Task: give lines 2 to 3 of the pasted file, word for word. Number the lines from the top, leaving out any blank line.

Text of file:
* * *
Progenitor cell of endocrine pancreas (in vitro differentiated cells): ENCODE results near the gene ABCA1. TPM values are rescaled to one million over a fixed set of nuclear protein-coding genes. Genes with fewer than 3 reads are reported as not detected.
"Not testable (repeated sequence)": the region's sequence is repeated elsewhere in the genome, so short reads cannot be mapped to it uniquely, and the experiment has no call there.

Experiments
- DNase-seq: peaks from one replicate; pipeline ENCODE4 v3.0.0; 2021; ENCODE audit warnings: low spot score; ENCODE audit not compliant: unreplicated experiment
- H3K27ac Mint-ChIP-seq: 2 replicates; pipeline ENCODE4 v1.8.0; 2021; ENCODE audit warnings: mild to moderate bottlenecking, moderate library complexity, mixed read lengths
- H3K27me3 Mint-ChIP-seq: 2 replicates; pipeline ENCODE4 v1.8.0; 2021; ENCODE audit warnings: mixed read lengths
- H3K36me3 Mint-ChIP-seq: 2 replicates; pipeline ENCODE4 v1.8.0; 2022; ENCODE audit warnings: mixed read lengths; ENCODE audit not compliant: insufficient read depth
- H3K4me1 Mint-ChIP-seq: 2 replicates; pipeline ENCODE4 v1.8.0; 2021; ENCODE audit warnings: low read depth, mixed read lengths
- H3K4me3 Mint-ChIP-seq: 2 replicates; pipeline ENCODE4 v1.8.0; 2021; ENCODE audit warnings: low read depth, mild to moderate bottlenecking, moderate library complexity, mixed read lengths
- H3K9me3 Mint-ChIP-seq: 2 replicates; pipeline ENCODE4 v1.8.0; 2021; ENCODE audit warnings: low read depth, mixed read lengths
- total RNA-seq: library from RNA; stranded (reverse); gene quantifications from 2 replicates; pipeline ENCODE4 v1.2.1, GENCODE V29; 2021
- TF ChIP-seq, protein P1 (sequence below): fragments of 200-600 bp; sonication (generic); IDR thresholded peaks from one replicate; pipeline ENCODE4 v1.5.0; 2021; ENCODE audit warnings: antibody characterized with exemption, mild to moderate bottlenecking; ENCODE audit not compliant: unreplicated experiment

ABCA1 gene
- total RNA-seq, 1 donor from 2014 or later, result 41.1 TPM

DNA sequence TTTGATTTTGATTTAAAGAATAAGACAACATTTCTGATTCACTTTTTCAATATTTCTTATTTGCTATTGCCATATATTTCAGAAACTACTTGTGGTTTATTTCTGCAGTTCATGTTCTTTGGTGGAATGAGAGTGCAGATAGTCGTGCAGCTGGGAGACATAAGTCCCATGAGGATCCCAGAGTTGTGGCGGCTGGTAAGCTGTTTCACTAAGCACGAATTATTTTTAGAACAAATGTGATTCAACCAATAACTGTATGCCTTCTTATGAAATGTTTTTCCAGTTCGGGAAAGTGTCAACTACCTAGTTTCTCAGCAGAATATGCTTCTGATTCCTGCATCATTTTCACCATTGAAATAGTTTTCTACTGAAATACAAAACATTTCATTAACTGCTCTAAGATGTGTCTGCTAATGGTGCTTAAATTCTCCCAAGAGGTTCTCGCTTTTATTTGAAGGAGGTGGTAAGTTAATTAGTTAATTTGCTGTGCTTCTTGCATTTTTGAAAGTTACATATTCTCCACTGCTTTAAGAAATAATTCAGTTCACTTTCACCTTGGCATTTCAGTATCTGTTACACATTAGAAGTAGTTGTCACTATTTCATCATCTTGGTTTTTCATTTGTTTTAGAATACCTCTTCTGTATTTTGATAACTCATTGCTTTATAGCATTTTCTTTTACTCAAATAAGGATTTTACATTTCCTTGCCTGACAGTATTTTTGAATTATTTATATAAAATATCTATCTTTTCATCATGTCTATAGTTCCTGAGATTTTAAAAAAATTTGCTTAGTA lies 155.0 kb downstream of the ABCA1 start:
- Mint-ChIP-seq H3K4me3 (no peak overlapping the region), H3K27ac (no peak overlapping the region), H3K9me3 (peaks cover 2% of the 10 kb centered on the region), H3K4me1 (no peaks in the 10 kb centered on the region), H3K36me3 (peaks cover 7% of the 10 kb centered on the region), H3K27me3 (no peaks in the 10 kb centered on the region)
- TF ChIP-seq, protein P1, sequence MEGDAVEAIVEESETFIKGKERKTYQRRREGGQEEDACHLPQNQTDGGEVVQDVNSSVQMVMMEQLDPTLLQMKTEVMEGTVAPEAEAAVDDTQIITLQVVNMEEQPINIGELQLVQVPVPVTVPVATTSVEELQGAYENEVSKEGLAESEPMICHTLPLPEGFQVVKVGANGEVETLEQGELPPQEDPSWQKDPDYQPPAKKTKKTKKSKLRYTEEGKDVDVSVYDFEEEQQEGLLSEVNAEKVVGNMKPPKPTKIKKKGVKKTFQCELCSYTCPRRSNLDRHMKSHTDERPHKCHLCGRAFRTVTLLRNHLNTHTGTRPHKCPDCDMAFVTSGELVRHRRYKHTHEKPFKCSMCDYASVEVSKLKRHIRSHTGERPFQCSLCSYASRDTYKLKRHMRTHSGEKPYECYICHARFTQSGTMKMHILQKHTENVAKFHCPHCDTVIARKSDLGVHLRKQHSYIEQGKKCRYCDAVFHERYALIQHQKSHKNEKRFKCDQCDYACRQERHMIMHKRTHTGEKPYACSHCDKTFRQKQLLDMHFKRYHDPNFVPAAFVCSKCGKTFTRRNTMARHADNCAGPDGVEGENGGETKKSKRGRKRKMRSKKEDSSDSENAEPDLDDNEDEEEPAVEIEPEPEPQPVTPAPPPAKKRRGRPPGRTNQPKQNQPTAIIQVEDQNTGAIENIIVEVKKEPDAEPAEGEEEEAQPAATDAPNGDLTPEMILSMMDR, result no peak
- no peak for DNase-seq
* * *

"Not testable (repeated sequence)": the region's sequence is repeated elsewhere in the genome, so short reads cannot be mapped to it uniquely, and the experiment has no call there.

Experiments